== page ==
"France welcomes the fact that a ceasefire has come into force in Gaza. It urges the parties to respect it and to continue the discussions being conducted under Egypt’s auspices to achieve a lasting solution meeting the requirements for the lifting of the Gaza blockade and for Israel’s security."
France is in favour of a solution negotiated between the parties for all of the issues of the final status of the Palestinian Territories. Some of the priority issues are borders, refugees and the status of Jerusalem.
France believes that resolving the Israel-Palestine conflict is the key to stability in the Near East and can be accomplished only by guaranteeing Israel’s security, while recognizing the Palestinians’ right to self-determination. Since the Oslo agreement was signed, France has continued to work toward the creation of a peaceful Palestinian state alongside Israel, the creation of which President Mitterrand had advocated before the Knesset as early as 1982. France was also behind the Seville European Council’s (July 2002) adoption of a declaration recognizing the Palestinians’ right to establish a State on the basis of 1967 borders.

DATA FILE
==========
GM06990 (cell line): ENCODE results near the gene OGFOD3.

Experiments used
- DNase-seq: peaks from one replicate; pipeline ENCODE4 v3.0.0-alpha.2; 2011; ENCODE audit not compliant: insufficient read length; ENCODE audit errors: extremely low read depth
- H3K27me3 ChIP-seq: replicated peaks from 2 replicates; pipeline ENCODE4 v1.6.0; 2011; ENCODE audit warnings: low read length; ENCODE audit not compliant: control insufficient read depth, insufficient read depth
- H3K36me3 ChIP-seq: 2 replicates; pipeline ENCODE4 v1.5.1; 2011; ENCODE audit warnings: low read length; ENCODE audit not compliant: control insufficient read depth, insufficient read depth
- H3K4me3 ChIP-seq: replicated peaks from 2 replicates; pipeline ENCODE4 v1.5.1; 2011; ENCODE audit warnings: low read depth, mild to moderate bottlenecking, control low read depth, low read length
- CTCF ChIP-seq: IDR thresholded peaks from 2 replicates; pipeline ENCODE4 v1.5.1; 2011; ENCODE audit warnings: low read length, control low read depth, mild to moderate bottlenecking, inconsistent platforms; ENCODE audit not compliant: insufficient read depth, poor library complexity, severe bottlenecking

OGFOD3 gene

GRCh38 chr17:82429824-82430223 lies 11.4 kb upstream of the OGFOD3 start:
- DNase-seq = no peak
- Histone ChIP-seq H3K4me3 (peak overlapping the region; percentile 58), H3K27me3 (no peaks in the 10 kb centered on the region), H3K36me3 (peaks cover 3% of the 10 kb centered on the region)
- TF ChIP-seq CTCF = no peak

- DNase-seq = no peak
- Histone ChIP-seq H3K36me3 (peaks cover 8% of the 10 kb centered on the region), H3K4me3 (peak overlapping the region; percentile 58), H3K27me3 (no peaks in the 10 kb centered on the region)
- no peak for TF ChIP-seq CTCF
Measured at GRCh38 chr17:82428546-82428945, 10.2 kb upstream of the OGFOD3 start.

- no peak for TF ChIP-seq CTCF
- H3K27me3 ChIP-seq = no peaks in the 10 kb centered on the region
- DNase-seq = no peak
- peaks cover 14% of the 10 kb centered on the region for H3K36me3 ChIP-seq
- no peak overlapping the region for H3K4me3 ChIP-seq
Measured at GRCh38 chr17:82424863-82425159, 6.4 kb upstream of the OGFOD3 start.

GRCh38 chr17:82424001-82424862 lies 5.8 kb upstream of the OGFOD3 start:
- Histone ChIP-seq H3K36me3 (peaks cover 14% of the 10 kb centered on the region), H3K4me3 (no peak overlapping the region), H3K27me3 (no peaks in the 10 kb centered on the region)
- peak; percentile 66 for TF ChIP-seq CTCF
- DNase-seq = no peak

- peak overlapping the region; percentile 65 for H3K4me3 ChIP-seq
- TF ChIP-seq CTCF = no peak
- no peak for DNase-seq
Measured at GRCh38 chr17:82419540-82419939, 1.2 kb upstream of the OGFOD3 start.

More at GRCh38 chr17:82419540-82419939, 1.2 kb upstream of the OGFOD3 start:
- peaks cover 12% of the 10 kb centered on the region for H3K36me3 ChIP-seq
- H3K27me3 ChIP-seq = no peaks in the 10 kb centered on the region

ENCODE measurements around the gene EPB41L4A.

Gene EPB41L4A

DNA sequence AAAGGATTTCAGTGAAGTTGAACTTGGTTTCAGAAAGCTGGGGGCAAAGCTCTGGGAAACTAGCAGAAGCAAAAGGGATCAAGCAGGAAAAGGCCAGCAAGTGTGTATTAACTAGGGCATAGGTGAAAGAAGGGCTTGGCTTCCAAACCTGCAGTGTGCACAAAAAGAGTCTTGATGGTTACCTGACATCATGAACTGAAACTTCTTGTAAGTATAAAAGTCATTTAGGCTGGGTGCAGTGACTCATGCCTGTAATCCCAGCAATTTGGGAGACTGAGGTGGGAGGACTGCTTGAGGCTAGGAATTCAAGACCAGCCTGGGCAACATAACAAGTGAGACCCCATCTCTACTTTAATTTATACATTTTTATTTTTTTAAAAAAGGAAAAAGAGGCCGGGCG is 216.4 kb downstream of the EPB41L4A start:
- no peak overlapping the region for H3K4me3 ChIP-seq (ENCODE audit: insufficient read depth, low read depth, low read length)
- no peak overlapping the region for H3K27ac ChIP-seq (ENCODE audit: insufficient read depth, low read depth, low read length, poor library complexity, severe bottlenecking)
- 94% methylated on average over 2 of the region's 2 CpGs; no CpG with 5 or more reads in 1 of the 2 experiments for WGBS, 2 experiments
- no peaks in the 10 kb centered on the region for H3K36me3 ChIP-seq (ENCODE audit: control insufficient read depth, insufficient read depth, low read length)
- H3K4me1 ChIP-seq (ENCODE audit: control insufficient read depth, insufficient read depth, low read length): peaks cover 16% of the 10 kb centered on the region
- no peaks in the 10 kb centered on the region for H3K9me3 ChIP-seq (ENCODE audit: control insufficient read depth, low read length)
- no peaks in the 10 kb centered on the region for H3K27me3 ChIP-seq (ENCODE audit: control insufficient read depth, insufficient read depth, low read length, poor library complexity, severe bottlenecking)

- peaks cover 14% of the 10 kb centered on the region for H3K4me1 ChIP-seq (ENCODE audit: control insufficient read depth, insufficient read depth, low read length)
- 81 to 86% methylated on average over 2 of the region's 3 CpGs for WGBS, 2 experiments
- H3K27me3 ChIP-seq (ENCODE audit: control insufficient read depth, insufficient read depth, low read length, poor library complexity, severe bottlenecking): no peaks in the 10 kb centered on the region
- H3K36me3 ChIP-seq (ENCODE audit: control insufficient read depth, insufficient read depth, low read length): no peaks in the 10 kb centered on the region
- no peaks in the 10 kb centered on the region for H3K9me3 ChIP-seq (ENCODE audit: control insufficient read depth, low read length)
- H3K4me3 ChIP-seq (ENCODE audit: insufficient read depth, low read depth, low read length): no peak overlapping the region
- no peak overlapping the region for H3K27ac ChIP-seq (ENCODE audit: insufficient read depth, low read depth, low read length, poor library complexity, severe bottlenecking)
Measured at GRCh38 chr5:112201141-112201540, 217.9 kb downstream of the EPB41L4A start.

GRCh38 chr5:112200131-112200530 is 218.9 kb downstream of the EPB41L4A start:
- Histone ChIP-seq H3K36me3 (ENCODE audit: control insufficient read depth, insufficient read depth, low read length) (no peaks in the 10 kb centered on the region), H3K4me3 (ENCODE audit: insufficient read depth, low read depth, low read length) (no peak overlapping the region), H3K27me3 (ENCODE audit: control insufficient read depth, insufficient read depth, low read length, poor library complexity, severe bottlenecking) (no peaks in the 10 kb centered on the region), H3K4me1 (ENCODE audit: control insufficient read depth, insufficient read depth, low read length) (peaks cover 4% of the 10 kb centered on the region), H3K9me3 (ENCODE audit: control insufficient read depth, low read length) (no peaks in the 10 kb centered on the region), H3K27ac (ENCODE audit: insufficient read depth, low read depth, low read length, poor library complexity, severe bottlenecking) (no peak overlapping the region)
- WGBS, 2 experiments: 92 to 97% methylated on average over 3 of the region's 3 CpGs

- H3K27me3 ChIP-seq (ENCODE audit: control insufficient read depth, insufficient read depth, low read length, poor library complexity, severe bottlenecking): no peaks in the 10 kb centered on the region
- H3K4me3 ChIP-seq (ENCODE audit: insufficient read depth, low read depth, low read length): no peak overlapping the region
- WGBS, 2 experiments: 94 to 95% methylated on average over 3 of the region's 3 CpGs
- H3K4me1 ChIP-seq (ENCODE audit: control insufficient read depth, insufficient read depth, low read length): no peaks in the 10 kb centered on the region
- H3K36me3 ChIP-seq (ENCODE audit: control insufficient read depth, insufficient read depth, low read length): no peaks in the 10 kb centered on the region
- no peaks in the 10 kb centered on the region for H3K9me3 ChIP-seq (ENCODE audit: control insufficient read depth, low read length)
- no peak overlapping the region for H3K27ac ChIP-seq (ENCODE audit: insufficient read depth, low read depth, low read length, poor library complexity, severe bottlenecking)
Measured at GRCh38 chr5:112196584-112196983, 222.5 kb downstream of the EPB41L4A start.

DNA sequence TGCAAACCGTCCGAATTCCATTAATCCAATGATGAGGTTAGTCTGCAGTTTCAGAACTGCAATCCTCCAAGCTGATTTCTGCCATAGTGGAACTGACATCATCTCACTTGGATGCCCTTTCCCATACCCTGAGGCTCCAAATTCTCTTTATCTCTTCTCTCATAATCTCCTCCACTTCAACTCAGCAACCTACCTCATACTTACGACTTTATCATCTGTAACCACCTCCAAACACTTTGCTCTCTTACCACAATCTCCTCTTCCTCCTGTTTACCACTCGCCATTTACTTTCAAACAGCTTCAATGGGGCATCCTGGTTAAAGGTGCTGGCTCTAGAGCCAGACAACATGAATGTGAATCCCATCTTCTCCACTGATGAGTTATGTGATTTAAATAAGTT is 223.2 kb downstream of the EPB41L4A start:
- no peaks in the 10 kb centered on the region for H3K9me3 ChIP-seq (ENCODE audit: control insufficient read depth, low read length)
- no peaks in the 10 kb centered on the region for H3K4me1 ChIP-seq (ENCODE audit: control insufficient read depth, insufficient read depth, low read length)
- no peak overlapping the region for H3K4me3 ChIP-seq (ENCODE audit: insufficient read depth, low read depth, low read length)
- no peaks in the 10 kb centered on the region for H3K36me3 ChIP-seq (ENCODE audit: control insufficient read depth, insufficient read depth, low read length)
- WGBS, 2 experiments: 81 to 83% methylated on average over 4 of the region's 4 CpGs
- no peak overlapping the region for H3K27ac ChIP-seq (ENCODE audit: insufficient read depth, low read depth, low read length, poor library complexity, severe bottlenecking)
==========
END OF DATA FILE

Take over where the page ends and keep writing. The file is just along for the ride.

Since the resumption of clashes in 2000, France has systematically condemned the Palestinian party’s use of terrorism. France feels that the Palestinian Authority is the prefiguration of the Palestinian State and that it is thus necessary to protect it as an institution and maintains normal, fruitful relations with its President, Mr. Abbas.
On 6 and 7 September 2005, the Foreign Affairs Minister travelled to the Palestinian Territories. His visit was followed by that of the President of the Palestinian Authority to France on 17 October 2005. Mr. Abbas visited France again in February 2007. Soon after the national union government was formed, Foreign Affairs Minister Ziad Abu Amr visited France on 1 and 2 April 2007.
This political dialogue is enhanced by the many contacts at the level of parliament and territorial communities.